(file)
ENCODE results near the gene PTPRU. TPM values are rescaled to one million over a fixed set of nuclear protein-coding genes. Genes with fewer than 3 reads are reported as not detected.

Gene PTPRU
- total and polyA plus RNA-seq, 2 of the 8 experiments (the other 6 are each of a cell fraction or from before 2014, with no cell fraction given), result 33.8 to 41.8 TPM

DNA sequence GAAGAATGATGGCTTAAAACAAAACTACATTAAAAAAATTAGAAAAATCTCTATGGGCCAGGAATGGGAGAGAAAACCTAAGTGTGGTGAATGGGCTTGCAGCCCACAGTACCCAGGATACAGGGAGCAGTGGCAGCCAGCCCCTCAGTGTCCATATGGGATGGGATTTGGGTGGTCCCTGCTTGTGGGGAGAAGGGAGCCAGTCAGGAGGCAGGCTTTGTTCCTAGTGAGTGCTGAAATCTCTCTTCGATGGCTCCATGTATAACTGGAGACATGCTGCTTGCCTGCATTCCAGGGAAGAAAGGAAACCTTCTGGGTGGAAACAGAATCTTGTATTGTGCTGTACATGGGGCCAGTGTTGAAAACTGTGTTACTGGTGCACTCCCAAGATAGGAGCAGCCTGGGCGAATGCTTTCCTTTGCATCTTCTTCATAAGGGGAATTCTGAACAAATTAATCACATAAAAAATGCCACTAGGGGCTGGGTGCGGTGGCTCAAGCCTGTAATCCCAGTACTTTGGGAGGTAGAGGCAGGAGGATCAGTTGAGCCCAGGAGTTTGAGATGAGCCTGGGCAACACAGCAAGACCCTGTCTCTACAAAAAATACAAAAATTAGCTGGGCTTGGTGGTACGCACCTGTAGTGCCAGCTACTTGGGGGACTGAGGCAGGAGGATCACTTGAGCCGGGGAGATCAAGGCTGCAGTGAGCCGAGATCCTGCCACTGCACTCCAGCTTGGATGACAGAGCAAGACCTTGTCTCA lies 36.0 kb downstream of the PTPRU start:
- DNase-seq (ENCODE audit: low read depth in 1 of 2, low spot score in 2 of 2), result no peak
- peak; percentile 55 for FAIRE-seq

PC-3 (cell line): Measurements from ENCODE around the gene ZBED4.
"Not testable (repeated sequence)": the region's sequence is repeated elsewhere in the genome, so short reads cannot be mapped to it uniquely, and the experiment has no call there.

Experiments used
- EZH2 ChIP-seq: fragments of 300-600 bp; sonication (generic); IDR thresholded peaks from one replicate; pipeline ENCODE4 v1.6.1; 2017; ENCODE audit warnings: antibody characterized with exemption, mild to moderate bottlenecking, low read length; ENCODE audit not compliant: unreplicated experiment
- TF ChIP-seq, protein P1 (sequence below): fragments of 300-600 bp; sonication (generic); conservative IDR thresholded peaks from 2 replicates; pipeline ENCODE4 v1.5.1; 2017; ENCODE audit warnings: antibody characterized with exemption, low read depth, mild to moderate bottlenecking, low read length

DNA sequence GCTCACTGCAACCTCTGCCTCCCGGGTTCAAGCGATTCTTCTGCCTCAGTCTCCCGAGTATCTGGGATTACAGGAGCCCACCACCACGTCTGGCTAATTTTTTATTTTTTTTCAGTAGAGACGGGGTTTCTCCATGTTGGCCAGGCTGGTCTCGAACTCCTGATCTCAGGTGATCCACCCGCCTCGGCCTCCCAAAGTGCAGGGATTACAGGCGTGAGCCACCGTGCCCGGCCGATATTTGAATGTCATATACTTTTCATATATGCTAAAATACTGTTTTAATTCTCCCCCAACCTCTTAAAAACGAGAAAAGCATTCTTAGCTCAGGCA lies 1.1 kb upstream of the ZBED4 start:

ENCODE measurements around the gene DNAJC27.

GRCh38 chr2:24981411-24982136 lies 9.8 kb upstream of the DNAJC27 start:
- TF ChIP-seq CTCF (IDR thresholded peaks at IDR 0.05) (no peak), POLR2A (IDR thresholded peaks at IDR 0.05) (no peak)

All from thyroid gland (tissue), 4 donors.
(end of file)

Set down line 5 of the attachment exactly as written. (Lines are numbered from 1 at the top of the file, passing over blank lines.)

- DNase-seq (ENCODE audit: low read depth in 1 of 2, low spot score in 2 of 2), result no peak